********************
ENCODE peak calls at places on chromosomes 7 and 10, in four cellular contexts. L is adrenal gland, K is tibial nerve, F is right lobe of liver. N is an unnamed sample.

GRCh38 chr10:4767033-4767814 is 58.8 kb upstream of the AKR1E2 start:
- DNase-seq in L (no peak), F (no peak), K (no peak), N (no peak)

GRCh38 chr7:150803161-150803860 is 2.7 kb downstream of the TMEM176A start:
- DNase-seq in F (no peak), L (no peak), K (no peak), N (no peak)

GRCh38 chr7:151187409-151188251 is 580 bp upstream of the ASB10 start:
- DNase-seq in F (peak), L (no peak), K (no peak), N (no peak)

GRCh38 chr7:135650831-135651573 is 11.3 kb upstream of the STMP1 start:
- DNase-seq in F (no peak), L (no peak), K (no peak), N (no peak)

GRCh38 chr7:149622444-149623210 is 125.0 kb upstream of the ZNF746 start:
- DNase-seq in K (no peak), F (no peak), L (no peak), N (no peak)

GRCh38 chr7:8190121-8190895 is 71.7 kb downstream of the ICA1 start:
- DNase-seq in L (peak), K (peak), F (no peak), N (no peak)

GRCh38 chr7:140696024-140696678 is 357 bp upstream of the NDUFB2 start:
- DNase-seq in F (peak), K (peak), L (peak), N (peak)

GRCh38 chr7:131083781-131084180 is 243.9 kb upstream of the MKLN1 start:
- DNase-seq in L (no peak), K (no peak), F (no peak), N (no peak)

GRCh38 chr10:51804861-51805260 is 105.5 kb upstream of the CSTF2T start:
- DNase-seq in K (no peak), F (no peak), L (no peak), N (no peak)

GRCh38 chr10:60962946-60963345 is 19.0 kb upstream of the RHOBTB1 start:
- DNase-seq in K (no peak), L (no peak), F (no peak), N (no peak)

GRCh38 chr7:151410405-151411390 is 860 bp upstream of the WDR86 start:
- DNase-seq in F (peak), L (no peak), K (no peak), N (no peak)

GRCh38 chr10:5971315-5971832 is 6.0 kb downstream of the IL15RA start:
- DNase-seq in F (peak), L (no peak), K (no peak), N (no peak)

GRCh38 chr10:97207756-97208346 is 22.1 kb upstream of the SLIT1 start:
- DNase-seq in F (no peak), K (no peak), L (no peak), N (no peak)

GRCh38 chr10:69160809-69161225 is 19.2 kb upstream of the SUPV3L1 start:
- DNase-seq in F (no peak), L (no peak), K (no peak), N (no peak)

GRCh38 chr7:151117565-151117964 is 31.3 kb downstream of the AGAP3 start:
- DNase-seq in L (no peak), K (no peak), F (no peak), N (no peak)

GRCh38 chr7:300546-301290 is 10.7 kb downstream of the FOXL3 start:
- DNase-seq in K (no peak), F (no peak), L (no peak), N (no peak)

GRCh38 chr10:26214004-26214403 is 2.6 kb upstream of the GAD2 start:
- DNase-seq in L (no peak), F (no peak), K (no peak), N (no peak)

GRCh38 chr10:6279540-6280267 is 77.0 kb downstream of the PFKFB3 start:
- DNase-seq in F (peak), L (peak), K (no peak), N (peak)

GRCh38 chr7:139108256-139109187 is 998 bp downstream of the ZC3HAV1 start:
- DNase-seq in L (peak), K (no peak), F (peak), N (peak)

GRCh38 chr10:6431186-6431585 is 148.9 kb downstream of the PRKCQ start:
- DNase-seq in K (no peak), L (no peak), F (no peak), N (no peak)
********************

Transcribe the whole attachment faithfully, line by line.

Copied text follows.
ENCODE peak calls at places on chromosomes 7 and 10, in four cellular contexts. L is adrenal gland, K is tibial nerve, F is right lobe of liver. N is an unnamed sample.

GRCh38 chr10:4767033-4767814 is 58.8 kb upstream of the AKR1E2 start:
- DNase-seq in L (no peak), F (no peak), K (no peak), N (no peak)

GRCh38 chr7:150803161-150803860 is 2.7 kb downstream of the TMEM176A start:
- DNase-seq in F (no peak), L (no peak), K (no peak), N (no peak)

GRCh38 chr7:151187409-151188251 is 580 bp upstream of the ASB10 start:
- DNase-seq in F (peak), L (no peak), K (no peak), N (no peak)

GRCh38 chr7:135650831-135651573 is 11.3 kb upstream of the STMP1 start:
- DNase-seq in F (no peak), L (no peak), K (no peak), N (no peak)

GRCh38 chr7:149622444-149623210 is 125.0 kb upstream of the ZNF746 start:
- DNase-seq in K (no peak), F (no peak), L (no peak), N (no peak)

GRCh38 chr7:8190121-8190895 is 71.7 kb downstream of the ICA1 start:
- DNase-seq in L (peak), K (peak), F (no peak), N (no peak)

GRCh38 chr7:140696024-140696678 is 357 bp upstream of the NDUFB2 start:
- DNase-seq in F (peak), K (peak), L (peak), N (peak)

GRCh38 chr7:131083781-131084180 is 243.9 kb upstream of the MKLN1 start:
- DNase-seq in L (no peak), K (no peak), F (no peak), N (no peak)

GRCh38 chr10:51804861-51805260 is 105.5 kb upstream of the CSTF2T start:
- DNase-seq in K (no peak), F (no peak), L (no peak), N (no peak)

GRCh38 chr10:60962946-60963345 is 19.0 kb upstream of the RHOBTB1 start:
- DNase-seq in K (no peak), L (no peak), F (no peak), N (no peak)

GRCh38 chr7:151410405-151411390 is 860 bp upstream of the WDR86 start:
- DNase-seq in F (peak), L (no peak), K (no peak), N (no peak)

GRCh38 chr10:5971315-5971832 is 6.0 kb downstream of the IL15RA start:
- DNase-seq in F (peak), L (no peak), K (no peak), N (no peak)

GRCh38 chr10:97207756-97208346 is 22.1 kb upstream of the SLIT1 start:
- DNase-seq in F (no peak), K (no peak), L (no peak), N (no peak)

GRCh38 chr10:69160809-69161225 is 19.2 kb upstream of the SUPV3L1 start:
- DNase-seq in F (no peak), L (no peak), K (no peak), N (no peak)

GRCh38 chr7:151117565-151117964 is 31.3 kb downstream of the AGAP3 start:
- DNase-seq in L (no peak), K (no peak), F (no peak), N (no peak)

GRCh38 chr7:300546-301290 is 10.7 kb downstream of the FOXL3 start:
- DNase-seq in K (no peak), F (no peak), L (no peak), N (no peak)

GRCh38 chr10:26214004-26214403 is 2.6 kb upstream of the GAD2 start:
- DNase-seq in L (no peak), F (no peak), K (no peak), N (no peak)

GRCh38 chr10:6279540-6280267 is 77.0 kb downstream of the PFKFB3 start:
- DNase-seq in F (peak), L (peak), K (no peak), N (peak)

GRCh38 chr7:139108256-139109187 is 998 bp downstream of the ZC3HAV1 start:
- DNase-seq in L (peak), K (no peak), F (peak), N (peak)

GRCh38 chr10:6431186-6431585 is 148.9 kb downstream of the PRKCQ start:
- DNase-seq in K (no peak), L (no peak), F (no peak), N (no peak)